“I think I have some athletic ability, thank goodness, but I’m not the fastest, the tallest or the strongest,” said Carroll, who remarkably was never shown a red card in any of the 370 games he played. “What I brought was consistency, work ethic and fulfilling my role to the best of my ability and me doing that enabled other guys to fulfill their roles and succeed at their roles. I’m happy and thankful that I was able to lead my team to some trophies, whether it be Supporters’ Shield or MLS Cup.”

It’s a testament to his work ethic that the 36-year-old defensive midfielder continued to play at a high level as recently as last season. And although his playing time completely dried up this year, he holds no ill will toward the Union about that. If anything, he’s enjoyed the chance to step into a new role that’s involved coaching up his younger teammates at practice.

“I knew coming in these past couple of years my role was gonna change and be more supportive, still helping to lead,” he said. “One thing leads to another last year and I was a little bit more involved than what was planned. Then this year, it just kind of went according to plan — supporting the guys and helping them out in any way I can.”

Because of how he filled that role, many people speculated that he would transition directly into coaching or into a front office job. But while Carroll said he explored that path, he said the best thing for him to do with his family right now is to move to Indianapolis, where his wife is from.  

Of course, that could always change.

“There’s always a job here with the Philadelphia Union if he wants one,” Curtin said. “I know he’s moving into the financial world. I’m hoping he’s not sitting in a cubicle but if he is sitting in a cubicle, the door’s always open to come back here on the field to be a coach because he has so much more to give.”

He still has a little more to give as a player, too. Although he hasn’t played all season, Curtin said Carroll will likely play in Sunday’s 2017 finale vs. Orlando City SC — for his 371st and final MLS appearance.

“I think it’s important for him to get on the field, so we will find a way to make that happen,” Curtin said. “I kind of half-joked about starting him and seeing how long he could possibly last being out a lot this year. But he’s been sharp in training the past couple of weeks, so it’s great. 

“He’s an experienced guy, so no matter where you put him on the field, he deserves for our fans to give him a proper send-off. And I know they will.”

Union suspend Keegan Rosenberry for 'inappropriate' tweet

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Union suspend Keegan Rosenberry for 'inappropriate' tweet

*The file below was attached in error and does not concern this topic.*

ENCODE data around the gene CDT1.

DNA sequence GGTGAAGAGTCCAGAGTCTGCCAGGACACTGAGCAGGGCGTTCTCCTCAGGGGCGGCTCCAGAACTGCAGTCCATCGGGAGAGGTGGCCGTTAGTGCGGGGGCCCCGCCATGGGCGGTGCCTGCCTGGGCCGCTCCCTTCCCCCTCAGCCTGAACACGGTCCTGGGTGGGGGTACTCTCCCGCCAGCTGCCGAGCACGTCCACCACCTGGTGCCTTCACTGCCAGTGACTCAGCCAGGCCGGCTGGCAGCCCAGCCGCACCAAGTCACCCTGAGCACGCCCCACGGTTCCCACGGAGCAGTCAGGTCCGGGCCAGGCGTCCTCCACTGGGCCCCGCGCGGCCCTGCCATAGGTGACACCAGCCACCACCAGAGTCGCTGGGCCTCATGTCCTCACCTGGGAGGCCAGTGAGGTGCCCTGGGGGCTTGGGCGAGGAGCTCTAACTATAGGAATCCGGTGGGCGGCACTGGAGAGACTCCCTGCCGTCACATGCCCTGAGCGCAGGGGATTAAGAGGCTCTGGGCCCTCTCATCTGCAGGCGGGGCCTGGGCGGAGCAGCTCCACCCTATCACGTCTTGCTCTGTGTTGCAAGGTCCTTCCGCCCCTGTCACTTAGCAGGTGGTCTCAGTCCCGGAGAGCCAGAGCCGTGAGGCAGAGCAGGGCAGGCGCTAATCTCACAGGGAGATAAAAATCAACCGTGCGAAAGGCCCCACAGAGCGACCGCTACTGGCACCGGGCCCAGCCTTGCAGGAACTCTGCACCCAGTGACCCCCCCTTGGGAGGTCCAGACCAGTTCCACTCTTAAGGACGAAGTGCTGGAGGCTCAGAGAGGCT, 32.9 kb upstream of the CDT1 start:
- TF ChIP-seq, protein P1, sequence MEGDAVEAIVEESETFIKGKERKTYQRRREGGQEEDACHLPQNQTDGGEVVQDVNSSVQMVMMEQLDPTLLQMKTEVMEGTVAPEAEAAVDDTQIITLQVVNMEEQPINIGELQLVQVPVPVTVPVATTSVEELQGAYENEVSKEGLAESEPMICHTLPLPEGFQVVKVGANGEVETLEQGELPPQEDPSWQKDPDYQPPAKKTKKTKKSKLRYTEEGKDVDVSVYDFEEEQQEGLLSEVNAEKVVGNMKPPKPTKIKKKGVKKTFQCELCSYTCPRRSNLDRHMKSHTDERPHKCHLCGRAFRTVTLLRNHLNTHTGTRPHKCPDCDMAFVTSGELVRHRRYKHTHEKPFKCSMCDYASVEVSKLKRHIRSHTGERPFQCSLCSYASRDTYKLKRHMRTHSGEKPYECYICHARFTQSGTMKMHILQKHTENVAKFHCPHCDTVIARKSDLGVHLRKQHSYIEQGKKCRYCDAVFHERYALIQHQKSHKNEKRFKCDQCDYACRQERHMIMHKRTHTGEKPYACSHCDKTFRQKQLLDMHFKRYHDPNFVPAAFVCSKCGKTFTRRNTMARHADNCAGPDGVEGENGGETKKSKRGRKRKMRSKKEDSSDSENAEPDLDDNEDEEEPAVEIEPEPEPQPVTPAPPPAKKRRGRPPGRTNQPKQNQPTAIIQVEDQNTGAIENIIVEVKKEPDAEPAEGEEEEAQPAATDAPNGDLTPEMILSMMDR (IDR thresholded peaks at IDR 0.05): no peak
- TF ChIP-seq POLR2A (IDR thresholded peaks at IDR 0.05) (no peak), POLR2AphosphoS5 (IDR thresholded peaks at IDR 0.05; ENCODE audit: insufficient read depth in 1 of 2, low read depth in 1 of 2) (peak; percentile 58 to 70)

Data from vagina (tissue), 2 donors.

Keegan Rosenberry’s nightmare season has come to an end. 

The second-year right back, who has floated in and out of favor with Union manager Jim Curtin throughout the 2017 campaign, has been suspended for the final game of the regular season on Sunday against Orlando City, for what Curtin deemed “unprofessional” behavior on social media.

“His activity on social media prior to kickoff was inappropriate,” Curtin said. “It’s something that won’t be tolerated. It's a decision that he made, one that he’ll be held accountable for. It’s unprofessional and disrespectful to the guys in the locker room.” 

Shortly before the Union’s 3-2 loss to the Chicago Fire last Sunday, in which he wasn’t tapped to start, Rosenberry tweeted a photo of himself on the bench with an unhappy look on his face and the headline, “(Need some caption help)”. The image, which also included defender Richie Marquez, was viewed as a veiled comment on his lack of playing time. 

It’s since been deleted.

“He’s a great young player that I think will learn from this,” Curtin continued. “But as professionals, we are held to a standard. To do that right before kickoff is not something [Union sporting director Earnie Stewart] and I will tolerate.”

It’s been a rough year for Rosenberry, who, after playing every minute of the regular season in 2016, was benched in favor of a more defensively stout Ray Gaddis after the Union’s first six games. The 23-year-old 2016 Rookie of the Year runner-up only managed five more starts and eight appearances following his early-season struggles. 

Although he made a five-game comeback through August and September, an ankle injury knocked him back out. He finished the season with one assist and four shots.

Now, he’ll miss the finale.